OK, I know I already blogged about making a ristra, but Jan of the awesome garden went back to Rettig Farms on Orchard Mesa and picked a bushel of red chiles. She paid $11 for the entire bushel, and she said it took her about half an hour to pick them all.

Next she went to Wally World and picked up some raffia for $2. We got together on a Saturday morning and pretended we were at art camp. We made four ristras in about 45 minutes, using heavy-duty sewing needles, fishing line and a washer at the bottom for added weight and a washer at the top for hanging.


Ristras are great for looks, but they’re also great for cooking, although it will take months (maybe a year, even) for the chiles to dry sufficiently. Once they’re dried, I use them in chile, mole´, enchilada sauce, salsa, stew, pasta sauce… anything that needs a little extra zing. I keep a container of finely chopped red chiles handy so I can sprinkle them anywhere.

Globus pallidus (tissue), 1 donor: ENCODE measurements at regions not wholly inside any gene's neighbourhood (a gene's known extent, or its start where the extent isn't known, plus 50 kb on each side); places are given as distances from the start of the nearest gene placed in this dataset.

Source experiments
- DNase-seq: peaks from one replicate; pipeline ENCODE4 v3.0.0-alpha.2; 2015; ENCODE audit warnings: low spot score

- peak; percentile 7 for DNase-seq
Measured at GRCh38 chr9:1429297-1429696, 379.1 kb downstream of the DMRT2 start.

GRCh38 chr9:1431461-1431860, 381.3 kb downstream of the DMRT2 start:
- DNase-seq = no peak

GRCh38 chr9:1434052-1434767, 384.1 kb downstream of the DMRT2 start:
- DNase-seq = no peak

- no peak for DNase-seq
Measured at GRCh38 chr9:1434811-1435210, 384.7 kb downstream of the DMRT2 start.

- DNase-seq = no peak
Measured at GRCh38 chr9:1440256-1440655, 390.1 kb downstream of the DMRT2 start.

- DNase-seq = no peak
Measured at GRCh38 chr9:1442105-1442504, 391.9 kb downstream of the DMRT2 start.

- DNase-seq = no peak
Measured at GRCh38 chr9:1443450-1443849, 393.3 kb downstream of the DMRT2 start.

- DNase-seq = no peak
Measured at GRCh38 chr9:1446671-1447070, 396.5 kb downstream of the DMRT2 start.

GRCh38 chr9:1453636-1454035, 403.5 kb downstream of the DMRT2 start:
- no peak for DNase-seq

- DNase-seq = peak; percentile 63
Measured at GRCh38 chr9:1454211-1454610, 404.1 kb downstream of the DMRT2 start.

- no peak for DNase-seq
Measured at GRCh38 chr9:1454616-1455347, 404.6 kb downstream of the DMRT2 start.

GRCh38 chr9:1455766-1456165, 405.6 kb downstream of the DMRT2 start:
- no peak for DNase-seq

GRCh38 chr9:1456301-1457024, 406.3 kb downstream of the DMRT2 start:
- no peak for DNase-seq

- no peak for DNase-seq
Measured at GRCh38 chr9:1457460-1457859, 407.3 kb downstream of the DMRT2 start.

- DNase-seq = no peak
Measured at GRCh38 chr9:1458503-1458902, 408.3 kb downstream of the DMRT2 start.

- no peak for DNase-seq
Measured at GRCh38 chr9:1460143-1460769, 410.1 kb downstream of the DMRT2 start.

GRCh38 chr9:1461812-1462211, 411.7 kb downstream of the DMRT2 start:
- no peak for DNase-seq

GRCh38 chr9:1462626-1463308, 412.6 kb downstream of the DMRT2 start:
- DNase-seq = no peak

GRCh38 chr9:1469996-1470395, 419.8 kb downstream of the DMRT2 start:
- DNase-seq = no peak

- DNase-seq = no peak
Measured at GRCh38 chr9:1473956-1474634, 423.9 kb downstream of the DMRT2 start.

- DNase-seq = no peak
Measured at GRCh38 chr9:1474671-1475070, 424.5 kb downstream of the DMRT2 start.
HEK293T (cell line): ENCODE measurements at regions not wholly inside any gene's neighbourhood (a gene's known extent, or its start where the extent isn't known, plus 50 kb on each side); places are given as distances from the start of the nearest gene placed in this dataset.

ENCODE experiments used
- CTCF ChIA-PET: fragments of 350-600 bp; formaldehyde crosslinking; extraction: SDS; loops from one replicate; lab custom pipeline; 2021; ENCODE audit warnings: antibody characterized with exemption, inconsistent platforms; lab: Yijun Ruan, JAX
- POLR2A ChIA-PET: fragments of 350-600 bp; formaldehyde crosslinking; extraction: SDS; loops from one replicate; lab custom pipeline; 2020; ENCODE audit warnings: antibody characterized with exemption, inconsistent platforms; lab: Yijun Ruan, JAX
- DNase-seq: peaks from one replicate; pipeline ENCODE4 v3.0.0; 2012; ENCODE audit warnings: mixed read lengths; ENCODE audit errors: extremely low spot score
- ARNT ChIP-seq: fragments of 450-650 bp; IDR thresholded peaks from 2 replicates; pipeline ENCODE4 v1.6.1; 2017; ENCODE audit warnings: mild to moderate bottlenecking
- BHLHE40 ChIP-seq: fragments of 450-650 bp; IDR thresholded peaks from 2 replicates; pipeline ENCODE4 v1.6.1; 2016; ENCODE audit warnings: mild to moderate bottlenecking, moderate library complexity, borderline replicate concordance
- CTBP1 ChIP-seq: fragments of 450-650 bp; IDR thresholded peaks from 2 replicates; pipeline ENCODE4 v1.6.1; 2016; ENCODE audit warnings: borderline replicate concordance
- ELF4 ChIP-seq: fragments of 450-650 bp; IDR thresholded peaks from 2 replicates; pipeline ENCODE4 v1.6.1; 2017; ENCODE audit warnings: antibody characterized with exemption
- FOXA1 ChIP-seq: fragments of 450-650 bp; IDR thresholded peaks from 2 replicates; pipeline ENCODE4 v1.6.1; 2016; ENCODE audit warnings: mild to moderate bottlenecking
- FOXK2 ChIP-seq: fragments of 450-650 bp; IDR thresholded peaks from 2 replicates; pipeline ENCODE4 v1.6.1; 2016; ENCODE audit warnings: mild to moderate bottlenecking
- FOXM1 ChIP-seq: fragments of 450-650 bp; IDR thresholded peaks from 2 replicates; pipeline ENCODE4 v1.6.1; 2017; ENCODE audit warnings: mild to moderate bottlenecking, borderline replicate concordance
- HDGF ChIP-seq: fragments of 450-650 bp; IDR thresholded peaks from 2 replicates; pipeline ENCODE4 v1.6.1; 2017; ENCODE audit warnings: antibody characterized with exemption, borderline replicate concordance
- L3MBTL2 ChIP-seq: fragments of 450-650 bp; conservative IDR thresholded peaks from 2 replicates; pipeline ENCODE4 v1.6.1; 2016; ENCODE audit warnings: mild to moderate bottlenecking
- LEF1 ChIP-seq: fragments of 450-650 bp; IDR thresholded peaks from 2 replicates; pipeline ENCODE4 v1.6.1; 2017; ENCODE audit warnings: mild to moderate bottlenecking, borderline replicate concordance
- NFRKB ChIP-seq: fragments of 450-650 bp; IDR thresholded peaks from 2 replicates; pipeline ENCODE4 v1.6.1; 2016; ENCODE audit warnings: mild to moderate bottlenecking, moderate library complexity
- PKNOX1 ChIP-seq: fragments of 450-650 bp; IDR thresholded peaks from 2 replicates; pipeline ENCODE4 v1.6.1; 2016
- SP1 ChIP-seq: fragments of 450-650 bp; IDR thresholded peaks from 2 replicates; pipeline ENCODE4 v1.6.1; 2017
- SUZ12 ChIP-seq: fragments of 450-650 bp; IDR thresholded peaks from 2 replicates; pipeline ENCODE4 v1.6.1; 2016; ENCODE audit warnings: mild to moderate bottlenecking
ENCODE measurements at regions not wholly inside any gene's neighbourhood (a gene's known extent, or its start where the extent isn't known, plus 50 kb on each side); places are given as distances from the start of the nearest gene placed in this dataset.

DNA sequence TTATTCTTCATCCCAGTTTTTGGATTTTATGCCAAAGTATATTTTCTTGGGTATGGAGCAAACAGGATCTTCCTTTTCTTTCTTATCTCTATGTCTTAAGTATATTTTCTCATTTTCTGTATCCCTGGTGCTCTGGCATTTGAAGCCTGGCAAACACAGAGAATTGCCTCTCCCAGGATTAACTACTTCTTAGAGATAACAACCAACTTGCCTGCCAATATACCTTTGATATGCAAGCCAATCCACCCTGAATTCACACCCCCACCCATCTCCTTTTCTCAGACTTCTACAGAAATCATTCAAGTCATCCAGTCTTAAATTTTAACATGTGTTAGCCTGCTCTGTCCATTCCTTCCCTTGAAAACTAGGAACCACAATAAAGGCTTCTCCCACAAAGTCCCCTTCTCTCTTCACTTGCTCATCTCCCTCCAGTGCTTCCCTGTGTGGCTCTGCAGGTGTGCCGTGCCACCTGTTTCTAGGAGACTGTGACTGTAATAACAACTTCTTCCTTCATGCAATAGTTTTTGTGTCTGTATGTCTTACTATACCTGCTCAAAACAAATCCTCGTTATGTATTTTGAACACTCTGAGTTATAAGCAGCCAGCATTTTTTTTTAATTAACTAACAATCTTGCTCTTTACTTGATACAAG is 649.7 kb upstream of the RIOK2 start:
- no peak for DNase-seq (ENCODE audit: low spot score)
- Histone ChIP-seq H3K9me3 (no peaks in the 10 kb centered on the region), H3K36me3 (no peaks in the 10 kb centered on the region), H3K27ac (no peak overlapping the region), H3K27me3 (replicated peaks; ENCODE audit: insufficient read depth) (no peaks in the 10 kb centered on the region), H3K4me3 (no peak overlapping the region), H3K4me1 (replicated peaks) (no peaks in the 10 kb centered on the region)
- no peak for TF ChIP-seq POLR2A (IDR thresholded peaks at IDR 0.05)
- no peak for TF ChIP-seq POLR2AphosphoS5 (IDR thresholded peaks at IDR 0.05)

This little gizmo does a great job of chopping dried red chiles: 

It's a Pampered Chef Food Chopper, which I had relegated to an upper cabinet because it was just easier to use a knife for almost everything. Using a knife on dried red chiles doesn't work. It sends them flying across the kitchen. 

Our four ristras cost about $15 (just guessing on the cost of the washers), or less than $4 apiece. If you go to local farm stores, a single ristra is anywhere from $30 to $40. Plus, there’s the added crafty, art-camp experience. Since I have zippo creativity when it comes to making pretty, crafty stuff, it was actually fairly rewarding and tons of fun.
Rettig will probably have the red chiles until the first frost (unless someone goes and picks them all) so there is still time to have your own art camp experience!

Page 98 of 144